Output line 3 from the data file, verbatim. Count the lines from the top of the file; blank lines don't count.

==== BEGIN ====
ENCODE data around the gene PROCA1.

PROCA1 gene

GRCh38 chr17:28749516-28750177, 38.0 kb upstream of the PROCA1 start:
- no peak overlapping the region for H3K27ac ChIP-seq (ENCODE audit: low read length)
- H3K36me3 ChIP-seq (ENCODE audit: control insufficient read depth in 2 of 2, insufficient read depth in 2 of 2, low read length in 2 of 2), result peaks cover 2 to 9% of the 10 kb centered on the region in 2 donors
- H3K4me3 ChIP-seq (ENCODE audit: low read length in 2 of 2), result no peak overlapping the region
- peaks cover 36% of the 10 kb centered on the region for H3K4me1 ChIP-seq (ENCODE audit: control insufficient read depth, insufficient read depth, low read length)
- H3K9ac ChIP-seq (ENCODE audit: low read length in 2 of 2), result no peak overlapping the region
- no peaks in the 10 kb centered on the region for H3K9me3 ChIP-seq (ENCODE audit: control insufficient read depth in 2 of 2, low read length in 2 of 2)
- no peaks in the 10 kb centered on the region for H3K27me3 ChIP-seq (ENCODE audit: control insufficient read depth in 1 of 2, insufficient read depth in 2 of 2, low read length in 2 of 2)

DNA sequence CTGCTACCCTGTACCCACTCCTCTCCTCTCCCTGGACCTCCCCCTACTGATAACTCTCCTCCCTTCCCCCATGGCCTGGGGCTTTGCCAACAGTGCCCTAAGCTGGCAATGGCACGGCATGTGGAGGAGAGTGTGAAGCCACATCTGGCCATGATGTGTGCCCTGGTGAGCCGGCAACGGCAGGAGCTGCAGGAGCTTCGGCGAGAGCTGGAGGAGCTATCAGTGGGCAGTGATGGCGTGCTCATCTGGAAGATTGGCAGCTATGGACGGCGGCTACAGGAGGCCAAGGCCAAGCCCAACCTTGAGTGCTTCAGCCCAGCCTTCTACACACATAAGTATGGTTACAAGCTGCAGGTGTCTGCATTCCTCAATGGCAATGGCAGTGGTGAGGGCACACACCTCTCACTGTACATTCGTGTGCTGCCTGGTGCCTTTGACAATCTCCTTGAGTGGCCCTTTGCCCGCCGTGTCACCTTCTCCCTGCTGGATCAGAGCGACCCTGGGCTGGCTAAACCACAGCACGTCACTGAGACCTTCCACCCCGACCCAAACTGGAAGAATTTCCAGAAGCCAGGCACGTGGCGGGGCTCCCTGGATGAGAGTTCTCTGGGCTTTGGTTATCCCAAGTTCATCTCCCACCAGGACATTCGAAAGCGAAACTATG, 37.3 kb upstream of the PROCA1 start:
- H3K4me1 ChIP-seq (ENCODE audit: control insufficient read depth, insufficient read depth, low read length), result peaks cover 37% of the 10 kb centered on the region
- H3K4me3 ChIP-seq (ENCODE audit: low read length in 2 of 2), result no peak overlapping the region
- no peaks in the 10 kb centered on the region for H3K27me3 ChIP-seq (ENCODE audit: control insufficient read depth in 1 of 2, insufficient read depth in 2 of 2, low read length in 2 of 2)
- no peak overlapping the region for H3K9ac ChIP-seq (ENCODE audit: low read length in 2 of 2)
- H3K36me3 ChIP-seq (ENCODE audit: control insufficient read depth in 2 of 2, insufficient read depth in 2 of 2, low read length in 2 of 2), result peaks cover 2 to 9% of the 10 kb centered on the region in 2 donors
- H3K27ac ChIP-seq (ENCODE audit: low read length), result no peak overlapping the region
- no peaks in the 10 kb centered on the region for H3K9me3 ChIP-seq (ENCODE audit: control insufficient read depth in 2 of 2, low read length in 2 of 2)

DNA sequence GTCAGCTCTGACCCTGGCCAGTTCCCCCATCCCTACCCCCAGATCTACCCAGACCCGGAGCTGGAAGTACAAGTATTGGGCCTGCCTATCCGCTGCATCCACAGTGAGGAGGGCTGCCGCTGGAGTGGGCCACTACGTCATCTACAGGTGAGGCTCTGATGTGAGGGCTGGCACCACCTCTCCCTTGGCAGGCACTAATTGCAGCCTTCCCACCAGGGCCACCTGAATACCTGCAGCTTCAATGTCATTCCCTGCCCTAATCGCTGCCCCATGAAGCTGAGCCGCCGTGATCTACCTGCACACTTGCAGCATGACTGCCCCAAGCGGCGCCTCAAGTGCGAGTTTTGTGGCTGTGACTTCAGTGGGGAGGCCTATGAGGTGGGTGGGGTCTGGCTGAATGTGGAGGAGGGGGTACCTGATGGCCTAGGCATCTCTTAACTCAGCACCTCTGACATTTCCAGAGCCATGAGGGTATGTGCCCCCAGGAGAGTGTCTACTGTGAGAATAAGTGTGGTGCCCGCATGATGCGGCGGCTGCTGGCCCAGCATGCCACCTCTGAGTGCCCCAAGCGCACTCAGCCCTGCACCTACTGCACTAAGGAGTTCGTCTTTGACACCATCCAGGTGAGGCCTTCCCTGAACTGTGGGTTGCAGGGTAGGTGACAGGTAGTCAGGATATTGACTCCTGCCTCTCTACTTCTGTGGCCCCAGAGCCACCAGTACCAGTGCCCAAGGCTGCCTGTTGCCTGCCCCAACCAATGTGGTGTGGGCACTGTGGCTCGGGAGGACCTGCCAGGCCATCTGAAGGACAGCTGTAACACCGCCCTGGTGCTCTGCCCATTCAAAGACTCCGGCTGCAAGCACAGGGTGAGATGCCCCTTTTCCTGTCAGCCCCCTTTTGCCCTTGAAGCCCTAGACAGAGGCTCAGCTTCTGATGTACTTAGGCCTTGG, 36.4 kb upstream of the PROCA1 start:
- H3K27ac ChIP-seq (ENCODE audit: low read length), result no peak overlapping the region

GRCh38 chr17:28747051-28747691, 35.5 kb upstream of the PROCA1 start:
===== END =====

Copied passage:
GRCh38 chr17:28749516-28750177, 38.0 kb upstream of the PROCA1 start: